Intercepted Letter From Iraq


Editor's Note: Urlin Matthews was a Physician Assistant at Minnie Hamilton Health System until last fall. The employees sent two care packages to him recently and this is his letter of response.

Dear friends and employees of Minnie Hamilton Health Service

It is with great thanks and enthusiasm that I write to report that two very large and very heavy boxes arrived today. Contained within those packages were enough "goodies" to last a couple of tours. I couldn't possibly eat all of it so I am most definitely going to share the bounty. Of course, I believe you all intended that to happen anyway. I also found and have hanging on my aid station walls the wonderful words and colored pictures that were included. Please extend a special thanks to all the daycare children for the CD. It was very thoughtful.

This has been an arduous but rewarding journey. Only one percent of the American population will make this journey and I, for one, am happy to have made it. As you may recall I left MHHS and was called to duty on December 1, 2008. I reported to Bluefield, WV, joined the 1-150th Armored Reconnaissance Squadron and within a day was down in Fort Pickett, VA. I took a slightly different path than my fellow cavalry troops. I went further south and west to Fort Sam Houston for more trauma training. It is amazing how war tends to push the envelope of trauma resuscitation. I know the Advance Trauma life Support (ATLS) is changing its course syllabus to reflect the strides the military has made in keeping patients alive. After a couple of weeks I returned for Christmas break and was able to see my wife Renee' and my daughter, Georgia Faith for a couple of days.

Then the 150th was off to its next destination of Camp Shelby, MS. There we spent a little over a month training specific tasks we would need to survive in Iraq. Our next stop was Fort Bragg, NC to make final checks and pack for our overseas travel. During the entire time I saw patients twice a day which ran many times into the night. Unfortunately, we didn't have a doctor assigned so I spent every night on-call just in case one of the troops became hurt or acutely ill.

I left the United States in April and arrived in Kuwait. The plan was to acclimate and adjust for jet lag. Some .of us had to go advance to Iraq and so we left four days later. My first couple of days in Iraq was spent just moving around on Forward Operating Base Stryker (formerly known as Camp Stryker). Only a year ago this whole area was a bunch of smaller camps. Due to the "surge", however, some of these smaller camps expanded their borders and joined up against each other and now are part of a larger Victory Base Complex. This "complex" surrounds the Baghdad Airport and is about the size of Morgantown (very large). I experienced many "brown outs" that would blow you away. Everything was brown from the sky to the ground. Each of these days I couldn't see more than twenty feet in front of me. It made it very difficult to breath and I had to treat a number of soldiers for breathing disorders. I'll probably be coughing up this dust for a couple of years after I return.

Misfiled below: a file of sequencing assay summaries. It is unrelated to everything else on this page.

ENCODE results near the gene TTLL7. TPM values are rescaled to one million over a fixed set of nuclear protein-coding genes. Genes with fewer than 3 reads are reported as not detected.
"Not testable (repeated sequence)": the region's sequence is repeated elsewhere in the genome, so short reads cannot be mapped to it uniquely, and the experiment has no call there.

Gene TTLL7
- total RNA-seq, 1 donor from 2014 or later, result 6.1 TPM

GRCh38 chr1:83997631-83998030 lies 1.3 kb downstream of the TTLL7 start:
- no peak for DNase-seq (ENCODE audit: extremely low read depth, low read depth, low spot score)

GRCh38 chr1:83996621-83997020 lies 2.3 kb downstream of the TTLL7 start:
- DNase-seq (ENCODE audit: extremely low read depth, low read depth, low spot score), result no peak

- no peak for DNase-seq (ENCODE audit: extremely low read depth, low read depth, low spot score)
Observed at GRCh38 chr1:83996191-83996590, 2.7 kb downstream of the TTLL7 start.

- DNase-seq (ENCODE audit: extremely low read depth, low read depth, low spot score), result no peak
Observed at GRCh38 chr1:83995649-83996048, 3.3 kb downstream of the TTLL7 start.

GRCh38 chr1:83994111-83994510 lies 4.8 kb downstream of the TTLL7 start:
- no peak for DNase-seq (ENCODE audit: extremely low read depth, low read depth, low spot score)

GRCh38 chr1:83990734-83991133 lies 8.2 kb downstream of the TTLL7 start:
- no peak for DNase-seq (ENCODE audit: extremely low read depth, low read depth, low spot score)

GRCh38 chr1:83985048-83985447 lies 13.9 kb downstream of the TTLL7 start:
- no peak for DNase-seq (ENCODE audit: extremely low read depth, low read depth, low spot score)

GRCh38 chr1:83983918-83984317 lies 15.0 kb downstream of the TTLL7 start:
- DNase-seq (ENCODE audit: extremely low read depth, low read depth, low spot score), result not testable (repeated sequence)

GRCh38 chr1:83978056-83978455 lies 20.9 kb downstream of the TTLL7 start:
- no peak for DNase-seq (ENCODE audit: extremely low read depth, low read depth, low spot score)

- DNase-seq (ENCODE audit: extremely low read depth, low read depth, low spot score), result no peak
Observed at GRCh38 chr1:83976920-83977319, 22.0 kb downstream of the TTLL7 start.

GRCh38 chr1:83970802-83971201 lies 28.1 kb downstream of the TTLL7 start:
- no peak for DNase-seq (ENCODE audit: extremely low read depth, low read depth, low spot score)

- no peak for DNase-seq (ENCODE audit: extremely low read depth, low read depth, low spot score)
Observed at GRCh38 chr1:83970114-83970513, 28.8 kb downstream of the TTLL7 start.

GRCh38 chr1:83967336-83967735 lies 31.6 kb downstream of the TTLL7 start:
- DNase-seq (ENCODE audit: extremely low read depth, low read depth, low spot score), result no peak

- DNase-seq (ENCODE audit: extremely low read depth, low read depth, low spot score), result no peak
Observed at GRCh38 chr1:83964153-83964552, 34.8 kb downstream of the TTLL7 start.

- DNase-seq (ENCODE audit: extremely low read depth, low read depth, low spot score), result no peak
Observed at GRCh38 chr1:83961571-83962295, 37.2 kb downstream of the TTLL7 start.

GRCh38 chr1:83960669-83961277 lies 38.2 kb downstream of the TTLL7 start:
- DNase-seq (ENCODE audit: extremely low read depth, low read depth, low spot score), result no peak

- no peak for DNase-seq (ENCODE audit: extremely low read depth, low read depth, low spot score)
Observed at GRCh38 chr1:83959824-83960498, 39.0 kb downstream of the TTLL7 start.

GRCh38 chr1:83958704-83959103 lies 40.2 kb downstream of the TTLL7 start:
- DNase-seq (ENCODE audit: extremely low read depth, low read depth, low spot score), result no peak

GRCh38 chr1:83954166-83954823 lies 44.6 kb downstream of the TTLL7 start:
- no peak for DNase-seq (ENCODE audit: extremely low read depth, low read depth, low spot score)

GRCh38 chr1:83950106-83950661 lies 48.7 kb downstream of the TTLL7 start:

Well I was wrong if I thought that would be my final home for a year. As it turns out they were building a smaller post call JSS (Joint Security Site) Yusafia or JSS YUS for short. This JSS is joined by the Iraqi Army on the other side of a concrete barrier. We don't trust them much and I'm sure the feelings are mutual. Still we have to work together if we're ever going to get out of this country. To give you a picture of the size of this JSS, the entire perimeter is one third mile in distance. The aid station is actually the largest building and at least it has steel beams. We've been lucky thus far because no one has launched any rockets into our little JSS (knock on wood).

As Julie Garrett has probably informed you, the creature comforts here are lacking to put it mildly. Yes,we have been using "wag bags" to police our excrement (best word to use) and then burn it. Just recently we got three port-a-jons but they are filthy. Believe me the wet wipes you sent will come in great use. Chow is served hot for lunch and dinner and is cooked from a MKT (mobile kitchen trailer). The three cooks we have do an outstanding job. Meals are at least palatable but I'm losing weight. Luckily you all sent chocolate to counter.

Since we are so isolated medically, they sent me out with a Forward Aid Station (FAS) and I have five medics. Mostly I only work with two because the others are constantly out on missions. We see some minor trauma and normal illnesses. We are equipped, however, with Advance Cardiac Life Support (ACLS) and ATLS drugs/equipment. I even have a compact ventilator just in case I need to sedate someone. The quickest way for me to evacuate patients out of here is by helicopter (MEDEVAC). Since I've been down here at the JSS, which is about thirty days, we've had ten of those in a "black" status. That means no helicopter movement. On those days I have to prepare to hold on to ill patients. Luckily, no one has died here in this command. North Carolina boys can't say the same.

My hope is to return to WV for two weeks leave in November. I won't know until it gets closer whether to get my hopes up. If things go well we'll return to the US sometime in January or February and will demobilize in Fort Stewart, GA. That part is sketchy.

Again, I want to thank everyone at MHHS and Glenville office. Your kind words and scrumptious candy will make a positive impact on all our morale. Thank you.

CPT Urlin D. Mathews II
West Virginia Army National Guard
Serving in JSS Yusafia, Iraq